Florida's controversial "pregnancy support centers" will receive permanent state funding under a bill signed into law this week by Gov. Rick Scott.
The new law provides funding for the often faith-based organizations that offer emotional support and limited medical services for unplanned pregnancies — while also working to prevent abortions — through the Florida Department of Health.
The centers are part of the Florida Pregnancy Care Network, which has received more than $21 million in state funding since 2007, according to the health department, including $4 million in the current fiscal year.
With services that range from testing for sexually transmitted diseases to parental counseling, they are largely unregulated and their operations can vary significantly depending on the location. Some employ nurse practitioners or physicians. Others rely on church volunteers to take ultrasound images, provide medical information with sometimes questionable accuracy and deliver an anti-abortion message.
In previous years, the network would receive funding on an annual contractual basis. Now funding with the health department will be permanent. Health care providers like Planned Parenthood, which offer abortion services, say the pregnancy support centers "use medically inaccurate information to oppose abortion and judge, shame, and mislead women."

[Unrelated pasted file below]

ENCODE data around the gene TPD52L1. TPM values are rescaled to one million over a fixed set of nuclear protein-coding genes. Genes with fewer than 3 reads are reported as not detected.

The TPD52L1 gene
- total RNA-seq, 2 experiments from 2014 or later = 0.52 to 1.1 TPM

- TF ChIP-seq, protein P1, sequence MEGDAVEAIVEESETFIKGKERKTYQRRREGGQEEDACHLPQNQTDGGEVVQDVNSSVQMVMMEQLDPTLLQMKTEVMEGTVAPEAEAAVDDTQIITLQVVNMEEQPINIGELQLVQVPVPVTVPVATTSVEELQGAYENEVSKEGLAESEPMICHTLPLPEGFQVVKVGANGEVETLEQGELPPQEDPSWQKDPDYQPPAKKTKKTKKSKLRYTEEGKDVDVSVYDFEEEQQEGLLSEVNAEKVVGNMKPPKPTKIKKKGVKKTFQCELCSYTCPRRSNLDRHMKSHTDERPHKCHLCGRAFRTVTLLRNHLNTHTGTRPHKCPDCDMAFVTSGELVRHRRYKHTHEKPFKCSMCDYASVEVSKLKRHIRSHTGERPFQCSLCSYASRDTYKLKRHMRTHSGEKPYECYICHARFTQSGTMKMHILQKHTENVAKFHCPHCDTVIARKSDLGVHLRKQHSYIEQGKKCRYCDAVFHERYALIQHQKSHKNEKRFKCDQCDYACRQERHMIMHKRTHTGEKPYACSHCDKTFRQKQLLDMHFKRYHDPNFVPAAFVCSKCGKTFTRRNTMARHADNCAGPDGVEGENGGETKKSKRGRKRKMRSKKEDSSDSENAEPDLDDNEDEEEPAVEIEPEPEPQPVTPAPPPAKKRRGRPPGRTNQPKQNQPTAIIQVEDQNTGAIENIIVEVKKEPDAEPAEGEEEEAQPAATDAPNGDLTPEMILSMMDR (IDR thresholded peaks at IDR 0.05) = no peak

"By signing this bill, Gov. Scott is demonstrating a total disregard for the truth, undermining a woman's right to make her own informed medical decisions and denying her the respect and dignity she deserves," said Laura Goodhue, executive director of the Florida Alliance of Planned Parenthood Affiliates in a statement.
The lawmakers who sponsored the bills — Sen. Aaron Bean, R-Fernandina Beach, and state Rep. Jackie Toledo, R-Tampa — said the legislation gives pregnant women more choices during a vulnerable in their lives.
The Florida law comes as the U.S. Supreme Court is considering arguments over a California law requiring pregnancy crisis centers to provide information about contraception and abortion. The decision could impact laws in other states, including Florida.